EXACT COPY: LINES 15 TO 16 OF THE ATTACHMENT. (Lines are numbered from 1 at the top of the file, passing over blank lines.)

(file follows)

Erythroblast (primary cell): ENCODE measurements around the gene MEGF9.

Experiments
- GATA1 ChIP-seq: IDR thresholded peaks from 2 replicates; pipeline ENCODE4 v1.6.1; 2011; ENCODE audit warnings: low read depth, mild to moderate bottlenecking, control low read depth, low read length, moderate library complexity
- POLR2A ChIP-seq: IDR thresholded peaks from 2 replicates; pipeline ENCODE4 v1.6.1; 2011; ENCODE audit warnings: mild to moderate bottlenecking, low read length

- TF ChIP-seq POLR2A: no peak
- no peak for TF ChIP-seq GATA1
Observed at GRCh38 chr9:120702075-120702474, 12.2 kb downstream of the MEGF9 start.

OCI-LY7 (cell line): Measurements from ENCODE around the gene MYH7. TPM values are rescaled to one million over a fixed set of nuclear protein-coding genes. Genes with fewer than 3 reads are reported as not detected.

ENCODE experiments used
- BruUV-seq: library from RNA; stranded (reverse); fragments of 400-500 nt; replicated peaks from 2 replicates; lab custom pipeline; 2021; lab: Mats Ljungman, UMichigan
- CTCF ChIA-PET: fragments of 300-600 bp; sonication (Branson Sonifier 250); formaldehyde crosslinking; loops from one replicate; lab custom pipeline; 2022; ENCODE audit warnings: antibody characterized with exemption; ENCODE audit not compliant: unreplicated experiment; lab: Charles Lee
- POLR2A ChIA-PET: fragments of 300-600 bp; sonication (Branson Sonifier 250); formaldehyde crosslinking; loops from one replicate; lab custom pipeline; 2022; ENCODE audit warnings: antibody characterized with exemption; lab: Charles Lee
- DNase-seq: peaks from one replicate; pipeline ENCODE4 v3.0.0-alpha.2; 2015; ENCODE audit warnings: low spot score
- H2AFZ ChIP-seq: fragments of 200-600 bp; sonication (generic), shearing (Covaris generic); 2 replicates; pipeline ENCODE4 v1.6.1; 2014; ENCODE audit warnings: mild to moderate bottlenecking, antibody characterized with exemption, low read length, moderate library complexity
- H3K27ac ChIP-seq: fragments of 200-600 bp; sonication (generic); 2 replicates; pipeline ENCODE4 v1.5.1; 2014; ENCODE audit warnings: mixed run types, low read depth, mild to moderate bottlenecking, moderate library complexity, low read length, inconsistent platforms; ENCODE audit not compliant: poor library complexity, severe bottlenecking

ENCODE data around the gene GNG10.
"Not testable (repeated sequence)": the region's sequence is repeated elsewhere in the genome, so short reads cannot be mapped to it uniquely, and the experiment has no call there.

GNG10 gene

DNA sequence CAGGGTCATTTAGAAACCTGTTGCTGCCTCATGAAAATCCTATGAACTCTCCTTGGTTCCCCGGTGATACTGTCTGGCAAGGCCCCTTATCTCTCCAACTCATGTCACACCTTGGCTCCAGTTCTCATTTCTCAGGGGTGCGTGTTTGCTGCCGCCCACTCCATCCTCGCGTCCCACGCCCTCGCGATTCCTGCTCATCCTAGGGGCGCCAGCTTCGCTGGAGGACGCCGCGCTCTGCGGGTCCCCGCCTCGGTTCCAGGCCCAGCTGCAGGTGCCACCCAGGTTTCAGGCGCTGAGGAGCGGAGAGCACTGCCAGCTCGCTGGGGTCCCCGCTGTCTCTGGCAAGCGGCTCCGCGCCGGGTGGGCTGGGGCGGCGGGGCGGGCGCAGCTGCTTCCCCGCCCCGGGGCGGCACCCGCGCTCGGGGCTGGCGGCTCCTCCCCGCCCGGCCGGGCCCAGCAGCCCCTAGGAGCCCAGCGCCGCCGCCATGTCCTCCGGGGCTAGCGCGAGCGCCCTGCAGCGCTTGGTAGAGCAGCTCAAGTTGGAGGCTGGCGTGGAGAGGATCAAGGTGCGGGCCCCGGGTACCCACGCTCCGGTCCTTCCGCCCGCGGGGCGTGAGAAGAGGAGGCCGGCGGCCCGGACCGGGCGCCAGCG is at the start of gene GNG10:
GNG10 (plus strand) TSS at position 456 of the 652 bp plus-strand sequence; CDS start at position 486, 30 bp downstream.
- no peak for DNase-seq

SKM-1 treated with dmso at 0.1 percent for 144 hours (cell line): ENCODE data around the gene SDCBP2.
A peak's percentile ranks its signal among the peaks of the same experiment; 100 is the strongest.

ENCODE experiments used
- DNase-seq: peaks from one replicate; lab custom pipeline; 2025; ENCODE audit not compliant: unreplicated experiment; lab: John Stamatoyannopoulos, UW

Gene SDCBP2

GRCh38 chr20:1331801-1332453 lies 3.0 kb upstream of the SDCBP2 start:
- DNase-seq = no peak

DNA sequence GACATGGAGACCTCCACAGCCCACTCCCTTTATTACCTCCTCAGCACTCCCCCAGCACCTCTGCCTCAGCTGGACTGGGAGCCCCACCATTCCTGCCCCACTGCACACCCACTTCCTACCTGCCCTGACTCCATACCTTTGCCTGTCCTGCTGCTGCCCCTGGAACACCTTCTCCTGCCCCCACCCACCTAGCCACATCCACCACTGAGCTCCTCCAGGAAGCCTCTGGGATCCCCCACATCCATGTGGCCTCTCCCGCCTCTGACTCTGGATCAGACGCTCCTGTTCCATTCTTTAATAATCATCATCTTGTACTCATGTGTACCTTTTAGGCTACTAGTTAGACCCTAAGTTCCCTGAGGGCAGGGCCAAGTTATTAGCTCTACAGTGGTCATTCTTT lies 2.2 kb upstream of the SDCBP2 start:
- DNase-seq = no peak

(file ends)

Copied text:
- H3K27ac ChIP-seq: fragments of 200-600 bp; sonication (generic); 2 replicates; pipeline ENCODE4 v1.5.1; 2014; ENCODE audit warnings: mixed run types, low read depth, mild to moderate bottlenecking, moderate library complexity, low read length, inconsistent platforms; ENCODE audit not compliant: poor library complexity, severe bottlenecking

ENCODE data around the gene GNG10.